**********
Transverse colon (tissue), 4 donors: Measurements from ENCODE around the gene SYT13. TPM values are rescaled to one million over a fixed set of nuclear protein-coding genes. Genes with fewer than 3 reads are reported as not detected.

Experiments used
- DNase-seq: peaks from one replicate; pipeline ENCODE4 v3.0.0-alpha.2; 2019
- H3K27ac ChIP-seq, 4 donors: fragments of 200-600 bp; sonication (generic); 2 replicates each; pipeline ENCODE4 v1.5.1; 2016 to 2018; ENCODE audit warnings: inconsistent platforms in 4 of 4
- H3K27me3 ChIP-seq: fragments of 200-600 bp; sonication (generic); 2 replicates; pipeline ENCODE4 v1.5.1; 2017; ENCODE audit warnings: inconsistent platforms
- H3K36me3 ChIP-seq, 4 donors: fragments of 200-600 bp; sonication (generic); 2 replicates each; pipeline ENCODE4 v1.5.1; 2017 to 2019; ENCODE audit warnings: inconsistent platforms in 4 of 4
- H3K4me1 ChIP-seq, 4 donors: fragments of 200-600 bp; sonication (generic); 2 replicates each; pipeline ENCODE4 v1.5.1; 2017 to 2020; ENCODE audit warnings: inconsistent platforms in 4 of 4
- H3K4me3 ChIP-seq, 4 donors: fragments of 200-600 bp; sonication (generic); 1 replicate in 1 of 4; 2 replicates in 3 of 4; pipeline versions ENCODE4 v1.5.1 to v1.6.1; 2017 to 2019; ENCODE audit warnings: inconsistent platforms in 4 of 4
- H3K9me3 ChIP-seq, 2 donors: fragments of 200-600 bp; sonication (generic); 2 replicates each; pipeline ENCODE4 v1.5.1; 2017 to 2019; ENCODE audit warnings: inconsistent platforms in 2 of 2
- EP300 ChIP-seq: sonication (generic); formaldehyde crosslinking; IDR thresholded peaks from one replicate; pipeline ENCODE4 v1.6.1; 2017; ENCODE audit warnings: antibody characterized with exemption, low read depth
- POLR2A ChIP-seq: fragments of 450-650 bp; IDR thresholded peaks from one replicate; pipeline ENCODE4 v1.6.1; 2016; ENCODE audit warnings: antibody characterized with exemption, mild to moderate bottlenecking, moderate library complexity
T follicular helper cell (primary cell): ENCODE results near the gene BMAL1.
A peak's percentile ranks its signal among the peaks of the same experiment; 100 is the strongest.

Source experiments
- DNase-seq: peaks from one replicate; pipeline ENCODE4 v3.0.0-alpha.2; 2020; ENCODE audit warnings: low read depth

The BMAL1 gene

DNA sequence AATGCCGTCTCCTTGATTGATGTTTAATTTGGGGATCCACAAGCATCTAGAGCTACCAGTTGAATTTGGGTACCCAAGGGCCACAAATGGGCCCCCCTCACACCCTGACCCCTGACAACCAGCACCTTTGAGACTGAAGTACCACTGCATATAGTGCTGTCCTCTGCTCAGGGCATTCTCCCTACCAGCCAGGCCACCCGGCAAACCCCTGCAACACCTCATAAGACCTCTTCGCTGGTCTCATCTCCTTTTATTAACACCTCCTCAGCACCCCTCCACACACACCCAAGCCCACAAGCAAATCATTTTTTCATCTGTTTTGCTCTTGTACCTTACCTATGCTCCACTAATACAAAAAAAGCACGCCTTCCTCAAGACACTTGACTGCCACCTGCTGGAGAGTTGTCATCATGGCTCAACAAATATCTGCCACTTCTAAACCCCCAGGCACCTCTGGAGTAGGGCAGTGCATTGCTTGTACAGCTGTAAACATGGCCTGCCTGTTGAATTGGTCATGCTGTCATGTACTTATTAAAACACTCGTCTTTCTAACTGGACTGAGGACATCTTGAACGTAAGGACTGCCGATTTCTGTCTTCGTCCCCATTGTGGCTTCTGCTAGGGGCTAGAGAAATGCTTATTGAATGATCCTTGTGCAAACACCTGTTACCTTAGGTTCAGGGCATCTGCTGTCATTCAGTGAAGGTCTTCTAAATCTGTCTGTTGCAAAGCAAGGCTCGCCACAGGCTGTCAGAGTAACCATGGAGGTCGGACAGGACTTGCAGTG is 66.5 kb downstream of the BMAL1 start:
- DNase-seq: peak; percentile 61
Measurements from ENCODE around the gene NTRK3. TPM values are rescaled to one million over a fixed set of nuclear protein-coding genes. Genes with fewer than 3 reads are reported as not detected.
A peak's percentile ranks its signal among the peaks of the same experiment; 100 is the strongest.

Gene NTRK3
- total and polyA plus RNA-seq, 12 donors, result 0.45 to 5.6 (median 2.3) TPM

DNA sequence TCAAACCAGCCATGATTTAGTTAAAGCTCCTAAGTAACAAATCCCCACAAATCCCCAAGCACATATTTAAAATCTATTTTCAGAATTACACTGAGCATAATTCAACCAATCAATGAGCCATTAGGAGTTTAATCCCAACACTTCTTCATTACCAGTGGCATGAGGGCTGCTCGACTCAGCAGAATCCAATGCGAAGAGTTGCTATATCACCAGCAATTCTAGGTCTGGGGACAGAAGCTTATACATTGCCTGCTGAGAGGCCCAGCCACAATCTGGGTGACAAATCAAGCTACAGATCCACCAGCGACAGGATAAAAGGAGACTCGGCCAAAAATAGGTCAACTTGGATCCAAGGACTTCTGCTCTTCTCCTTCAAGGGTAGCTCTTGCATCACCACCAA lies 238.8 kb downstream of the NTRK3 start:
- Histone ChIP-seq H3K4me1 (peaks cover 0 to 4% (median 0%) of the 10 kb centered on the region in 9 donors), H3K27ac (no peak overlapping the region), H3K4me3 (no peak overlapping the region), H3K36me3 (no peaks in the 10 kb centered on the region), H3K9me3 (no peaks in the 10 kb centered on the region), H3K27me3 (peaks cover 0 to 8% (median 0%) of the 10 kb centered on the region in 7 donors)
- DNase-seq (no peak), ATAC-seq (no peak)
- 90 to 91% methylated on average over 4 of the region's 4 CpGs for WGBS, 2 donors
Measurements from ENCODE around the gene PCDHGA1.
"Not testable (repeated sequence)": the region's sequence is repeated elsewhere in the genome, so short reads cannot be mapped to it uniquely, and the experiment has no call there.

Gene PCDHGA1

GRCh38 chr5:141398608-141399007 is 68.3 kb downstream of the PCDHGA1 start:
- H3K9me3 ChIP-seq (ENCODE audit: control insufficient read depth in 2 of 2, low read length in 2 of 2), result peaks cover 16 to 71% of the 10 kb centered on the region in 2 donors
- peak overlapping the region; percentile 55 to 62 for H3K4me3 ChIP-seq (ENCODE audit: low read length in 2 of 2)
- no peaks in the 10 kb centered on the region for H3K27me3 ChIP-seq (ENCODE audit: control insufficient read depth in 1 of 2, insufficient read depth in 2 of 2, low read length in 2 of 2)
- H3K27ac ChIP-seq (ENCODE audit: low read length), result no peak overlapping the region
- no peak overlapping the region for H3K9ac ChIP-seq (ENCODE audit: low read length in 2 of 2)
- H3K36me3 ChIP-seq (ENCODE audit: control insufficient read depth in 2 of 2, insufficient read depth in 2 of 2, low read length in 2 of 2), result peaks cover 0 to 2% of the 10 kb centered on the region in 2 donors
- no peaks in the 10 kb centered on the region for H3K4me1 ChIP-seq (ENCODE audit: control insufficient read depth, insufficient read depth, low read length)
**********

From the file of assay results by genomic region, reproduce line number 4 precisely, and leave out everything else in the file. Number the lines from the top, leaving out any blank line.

- H3K27ac ChIP-seq, 4 donors: fragments of 200-600 bp; sonication (generic); 2 replicates each; pipeline ENCODE4 v1.5.1; 2016 to 2018; ENCODE audit warnings: inconsistent platforms in 4 of 4